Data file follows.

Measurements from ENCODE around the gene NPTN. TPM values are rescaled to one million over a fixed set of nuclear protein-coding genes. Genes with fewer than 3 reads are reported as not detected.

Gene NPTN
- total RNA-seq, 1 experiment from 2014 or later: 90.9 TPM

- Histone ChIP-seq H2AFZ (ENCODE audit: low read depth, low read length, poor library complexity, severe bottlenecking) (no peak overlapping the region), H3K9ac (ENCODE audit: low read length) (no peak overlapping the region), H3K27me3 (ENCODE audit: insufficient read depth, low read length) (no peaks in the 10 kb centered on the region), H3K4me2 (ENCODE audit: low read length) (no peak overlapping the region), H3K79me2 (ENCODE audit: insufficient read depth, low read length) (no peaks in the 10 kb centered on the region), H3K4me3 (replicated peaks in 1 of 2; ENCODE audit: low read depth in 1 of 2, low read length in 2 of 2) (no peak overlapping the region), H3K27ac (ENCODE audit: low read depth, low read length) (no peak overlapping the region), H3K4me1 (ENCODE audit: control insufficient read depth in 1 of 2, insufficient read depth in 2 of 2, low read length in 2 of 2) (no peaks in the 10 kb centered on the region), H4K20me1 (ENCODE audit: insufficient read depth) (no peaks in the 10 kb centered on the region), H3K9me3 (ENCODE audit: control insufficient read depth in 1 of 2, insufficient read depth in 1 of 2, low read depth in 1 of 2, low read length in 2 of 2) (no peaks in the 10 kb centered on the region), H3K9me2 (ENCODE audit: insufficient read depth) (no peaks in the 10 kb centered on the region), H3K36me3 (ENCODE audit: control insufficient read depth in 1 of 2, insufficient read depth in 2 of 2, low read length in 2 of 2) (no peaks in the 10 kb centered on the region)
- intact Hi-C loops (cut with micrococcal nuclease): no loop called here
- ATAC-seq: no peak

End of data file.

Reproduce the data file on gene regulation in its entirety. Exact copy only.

Measurements from ENCODE around the gene NPTN. TPM values are rescaled to one million over a fixed set of nuclear protein-coding genes. Genes with fewer than 3 reads are reported as not detected.

Gene NPTN
- total RNA-seq, 1 experiment from 2014 or later: 90.9 TPM

- Histone ChIP-seq H2AFZ (ENCODE audit: low read depth, low read length, poor library complexity, severe bottlenecking) (no peak overlapping the region), H3K9ac (ENCODE audit: low read length) (no peak overlapping the region), H3K27me3 (ENCODE audit: insufficient read depth, low read length) (no peaks in the 10 kb centered on the region), H3K4me2 (ENCODE audit: low read length) (no peak overlapping the region), H3K79me2 (ENCODE audit: insufficient read depth, low read length) (no peaks in the 10 kb centered on the region), H3K4me3 (replicated peaks in 1 of 2; ENCODE audit: low read depth in 1 of 2, low read length in 2 of 2) (no peak overlapping the region), H3K27ac (ENCODE audit: low read depth, low read length) (no peak overlapping the region), H3K4me1 (ENCODE audit: control insufficient read depth in 1 of 2, insufficient read depth in 2 of 2, low read length in 2 of 2) (no peaks in the 10 kb centered on the region), H4K20me1 (ENCODE audit: insufficient read depth) (no peaks in the 10 kb centered on the region), H3K9me3 (ENCODE audit: control insufficient read depth in 1 of 2, insufficient read depth in 1 of 2, low read depth in 1 of 2, low read length in 2 of 2) (no peaks in the 10 kb centered on the region), H3K9me2 (ENCODE audit: insufficient read depth) (no peaks in the 10 kb centered on the region), H3K36me3 (ENCODE audit: control insufficient read depth in 1 of 2, insufficient read depth in 2 of 2, low read length in 2 of 2) (no peaks in the 10 kb centered on the region)
- intact Hi-C loops (cut with micrococcal nuclease): no loop called here
- ATAC-seq: no peak